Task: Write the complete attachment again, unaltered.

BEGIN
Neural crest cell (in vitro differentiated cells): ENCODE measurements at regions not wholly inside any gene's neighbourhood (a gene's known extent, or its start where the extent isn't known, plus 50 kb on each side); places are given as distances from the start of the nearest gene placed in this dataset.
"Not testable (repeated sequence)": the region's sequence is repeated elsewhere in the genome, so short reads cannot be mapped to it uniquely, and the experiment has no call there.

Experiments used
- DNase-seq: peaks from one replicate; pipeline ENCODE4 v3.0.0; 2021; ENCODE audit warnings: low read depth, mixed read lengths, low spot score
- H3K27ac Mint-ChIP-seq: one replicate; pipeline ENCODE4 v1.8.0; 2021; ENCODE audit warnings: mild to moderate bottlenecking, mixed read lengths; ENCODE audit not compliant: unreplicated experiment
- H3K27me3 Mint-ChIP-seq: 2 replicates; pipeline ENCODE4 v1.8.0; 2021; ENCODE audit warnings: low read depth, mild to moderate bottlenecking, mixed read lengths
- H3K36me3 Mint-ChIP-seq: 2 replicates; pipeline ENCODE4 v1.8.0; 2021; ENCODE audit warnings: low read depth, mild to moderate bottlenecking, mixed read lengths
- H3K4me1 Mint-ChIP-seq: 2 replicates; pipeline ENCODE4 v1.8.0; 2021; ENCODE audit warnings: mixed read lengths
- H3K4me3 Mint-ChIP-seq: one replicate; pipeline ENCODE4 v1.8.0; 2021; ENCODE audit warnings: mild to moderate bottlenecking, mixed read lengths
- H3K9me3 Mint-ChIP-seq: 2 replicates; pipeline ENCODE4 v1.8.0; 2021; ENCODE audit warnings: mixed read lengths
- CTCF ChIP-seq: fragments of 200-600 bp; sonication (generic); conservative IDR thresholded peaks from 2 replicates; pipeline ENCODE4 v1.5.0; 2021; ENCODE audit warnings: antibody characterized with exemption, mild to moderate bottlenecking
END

Neural crest cell (in vitro differentiated cells): ENCODE measurements at regions not wholly inside any gene's neighbourhood (a gene's known extent, or its start where the extent isn't known, plus 50 kb on each side); places are given as distances from the start of the nearest gene placed in this dataset.
"Not testable (repeated sequence)": the region's sequence is repeated elsewhere in the genome, so short reads cannot be mapped to it uniquely, and the experiment has no call there.

Experiments used
- DNase-seq: peaks from one replicate; pipeline ENCODE4 v3.0.0; 2021; ENCODE audit warnings: low read depth, mixed read lengths, low spot score
- H3K27ac Mint-ChIP-seq: one replicate; pipeline ENCODE4 v1.8.0; 2021; ENCODE audit warnings: mild to moderate bottlenecking, mixed read lengths; ENCODE audit not compliant: unreplicated experiment
- H3K27me3 Mint-ChIP-seq: 2 replicates; pipeline ENCODE4 v1.8.0; 2021; ENCODE audit warnings: low read depth, mild to moderate bottlenecking, mixed read lengths
- H3K36me3 Mint-ChIP-seq: 2 replicates; pipeline ENCODE4 v1.8.0; 2021; ENCODE audit warnings: low read depth, mild to moderate bottlenecking, mixed read lengths
- H3K4me1 Mint-ChIP-seq: 2 replicates; pipeline ENCODE4 v1.8.0; 2021; ENCODE audit warnings: mixed read lengths
- H3K4me3 Mint-ChIP-seq: one replicate; pipeline ENCODE4 v1.8.0; 2021; ENCODE audit warnings: mild to moderate bottlenecking, mixed read lengths
- H3K9me3 Mint-ChIP-seq: 2 replicates; pipeline ENCODE4 v1.8.0; 2021; ENCODE audit warnings: mixed read lengths
- CTCF ChIP-seq: fragments of 200-600 bp; sonication (generic); conservative IDR thresholded peaks from 2 replicates; pipeline ENCODE4 v1.5.0; 2021; ENCODE audit warnings: antibody characterized with exemption, mild to moderate bottlenecking